Solomon is saying that he is going to conduct a series of experiments in several areas of his life and try to find meaning in life. So in Ecclesiastes you have a report of that.

[At this point Dr. Young goes through the Book of Ecclesiastes and points out that nothing in life gives true satisfaction without God including knowledge (1:16-18), ladies and liquor (2:1-3, 8, 10, 11), and great building projects (2:4-6, 18-20).]

Ecclesiastes 1:1-3 English Standard Version (ESV)

All Is Vanity

The words of the Preacher,[a] the son of David, king in Jerusalem.

Vanity[b] of vanities, says the Preacher,
    vanity of vanities! All is vanity.
What does man gain by all the toil
    at which he toils under the sun? 

Ecclesiastes 2:1-25 English Standard Version (ESV)

The Vanity of Self-Indulgence

I said in my heart, “Come now, I will test you with pleasure; enjoy yourself.” But behold, this also was vanity.[a] I said of laughter, “It is mad,” and of pleasure, “What use is it?” I searched with my heart how to cheer my body with wine—my heart still guiding me with wisdom—and how to lay hold on folly, till I might see what was good for the children of man to do under heaven during the few days of their life. I made great works. I built houses and planted vineyards for myself. I made myself gardens and parks, and planted in them all kinds of fruit trees. I made myself pools from which to water the forest of growing trees. I bought male and female slaves, and had slaves who were born in my house. I had also great possessions of herds and flocks, more than any who had been before me in Jerusalem. I also gathered for myself silver and gold and the treasure of kings and provinces. I got singers, both men and women, and many concubines,[b] the delight of the sons of man.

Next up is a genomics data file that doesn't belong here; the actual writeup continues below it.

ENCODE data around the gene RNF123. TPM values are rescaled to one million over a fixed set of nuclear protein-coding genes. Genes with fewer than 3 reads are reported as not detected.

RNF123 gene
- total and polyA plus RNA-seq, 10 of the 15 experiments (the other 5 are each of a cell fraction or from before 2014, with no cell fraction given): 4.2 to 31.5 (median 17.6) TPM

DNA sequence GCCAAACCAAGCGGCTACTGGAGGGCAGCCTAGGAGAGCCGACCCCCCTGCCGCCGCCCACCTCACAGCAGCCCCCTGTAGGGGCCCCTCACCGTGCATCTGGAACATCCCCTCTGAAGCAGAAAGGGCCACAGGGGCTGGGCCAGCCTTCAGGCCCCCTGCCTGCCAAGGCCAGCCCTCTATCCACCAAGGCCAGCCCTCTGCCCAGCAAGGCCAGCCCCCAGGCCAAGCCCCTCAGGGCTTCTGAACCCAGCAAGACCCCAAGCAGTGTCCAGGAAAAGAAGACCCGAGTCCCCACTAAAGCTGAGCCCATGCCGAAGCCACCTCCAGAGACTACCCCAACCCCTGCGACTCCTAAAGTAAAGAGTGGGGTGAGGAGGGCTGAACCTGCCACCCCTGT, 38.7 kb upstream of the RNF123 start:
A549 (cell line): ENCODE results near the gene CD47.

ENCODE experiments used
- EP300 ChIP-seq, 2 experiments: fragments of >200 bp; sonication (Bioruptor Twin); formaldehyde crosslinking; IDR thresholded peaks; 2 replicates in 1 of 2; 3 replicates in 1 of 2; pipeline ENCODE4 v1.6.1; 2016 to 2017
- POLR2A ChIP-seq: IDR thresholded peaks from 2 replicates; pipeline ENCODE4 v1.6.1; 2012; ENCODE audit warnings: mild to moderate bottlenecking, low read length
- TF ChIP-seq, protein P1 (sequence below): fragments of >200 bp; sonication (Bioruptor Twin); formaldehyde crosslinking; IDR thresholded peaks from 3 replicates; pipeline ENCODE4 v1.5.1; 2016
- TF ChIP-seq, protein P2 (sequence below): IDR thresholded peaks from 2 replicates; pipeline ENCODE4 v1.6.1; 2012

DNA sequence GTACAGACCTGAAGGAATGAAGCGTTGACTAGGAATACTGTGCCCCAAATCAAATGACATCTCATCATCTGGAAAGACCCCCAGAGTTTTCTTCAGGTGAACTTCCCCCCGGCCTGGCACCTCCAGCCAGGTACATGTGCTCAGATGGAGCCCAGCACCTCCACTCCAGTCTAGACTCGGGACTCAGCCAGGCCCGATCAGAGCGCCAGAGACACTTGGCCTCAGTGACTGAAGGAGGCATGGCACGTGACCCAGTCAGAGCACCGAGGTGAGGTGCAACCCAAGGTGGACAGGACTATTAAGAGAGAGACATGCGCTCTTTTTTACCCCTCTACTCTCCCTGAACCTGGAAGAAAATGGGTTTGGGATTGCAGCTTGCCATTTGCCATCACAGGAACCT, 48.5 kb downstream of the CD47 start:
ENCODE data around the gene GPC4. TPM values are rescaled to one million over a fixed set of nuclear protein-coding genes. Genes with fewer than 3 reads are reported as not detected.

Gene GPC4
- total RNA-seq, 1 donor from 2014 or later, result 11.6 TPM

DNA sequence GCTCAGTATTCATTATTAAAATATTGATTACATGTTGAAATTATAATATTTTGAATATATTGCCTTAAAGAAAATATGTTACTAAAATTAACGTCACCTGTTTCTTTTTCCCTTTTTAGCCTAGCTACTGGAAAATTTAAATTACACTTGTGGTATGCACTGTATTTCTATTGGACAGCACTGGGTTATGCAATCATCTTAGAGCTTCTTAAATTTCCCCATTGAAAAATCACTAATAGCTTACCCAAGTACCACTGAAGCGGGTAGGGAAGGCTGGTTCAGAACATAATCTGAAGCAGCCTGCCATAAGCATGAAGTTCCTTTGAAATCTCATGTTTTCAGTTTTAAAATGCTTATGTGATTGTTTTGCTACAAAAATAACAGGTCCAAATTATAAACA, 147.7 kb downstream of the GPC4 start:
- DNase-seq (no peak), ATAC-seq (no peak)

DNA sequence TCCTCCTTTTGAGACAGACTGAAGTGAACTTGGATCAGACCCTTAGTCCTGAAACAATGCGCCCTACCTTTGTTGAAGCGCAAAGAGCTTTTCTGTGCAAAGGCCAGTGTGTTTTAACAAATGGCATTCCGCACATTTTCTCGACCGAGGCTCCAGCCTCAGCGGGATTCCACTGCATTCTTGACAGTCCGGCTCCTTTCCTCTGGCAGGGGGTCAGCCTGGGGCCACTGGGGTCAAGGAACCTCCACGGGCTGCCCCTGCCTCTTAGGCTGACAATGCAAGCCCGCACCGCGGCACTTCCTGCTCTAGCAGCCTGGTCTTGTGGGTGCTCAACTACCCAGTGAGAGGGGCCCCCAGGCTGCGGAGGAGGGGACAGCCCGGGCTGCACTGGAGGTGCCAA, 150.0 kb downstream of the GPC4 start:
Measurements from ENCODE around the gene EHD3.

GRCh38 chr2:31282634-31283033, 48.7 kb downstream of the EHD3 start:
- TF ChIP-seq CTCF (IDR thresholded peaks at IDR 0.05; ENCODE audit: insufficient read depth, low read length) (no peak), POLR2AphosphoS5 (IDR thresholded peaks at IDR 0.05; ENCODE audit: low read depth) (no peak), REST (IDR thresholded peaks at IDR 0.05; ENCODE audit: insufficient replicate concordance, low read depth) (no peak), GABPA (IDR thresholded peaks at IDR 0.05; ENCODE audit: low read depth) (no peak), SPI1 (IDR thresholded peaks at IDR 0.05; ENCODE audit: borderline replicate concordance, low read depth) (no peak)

So I became great and surpassed all who were before me in Jerusalem. Also my wisdom remained with me. 10 And whatever my eyes desired I did not keep from them. I kept my heart from no pleasure, for my heart found pleasure in all my toil, and this was my reward for all my toil.11 Then I considered all that my hands had done and the toil I had expended in doing it, and behold, all was vanity and a striving after wind, and there was nothing to be gained under the sun.

The Vanity of Living Wisely

12 So I turned to consider wisdom and madness and folly. For what can the man do who comes after the king? Only what has already been done. 13 Then I saw that there is more gain in wisdom than in folly, as there is more gain in light than in darkness. 14 The wise person has his eyes in his head, but the fool walks in darkness. And yet I perceived that the same event happens to all of them. 15 Then I said in my heart, “What happens to the fool will happen to me also. Why then have I been so very wise?” And I said in my heart that this also is vanity. 16 For of the wise as of the fool there is no enduring remembrance, seeing that in the days to come all will have been long forgotten. How the wise dies just like the fool! 17 So I hated life, because what is done under the sun was grievous to me, for all is vanity and a striving after wind.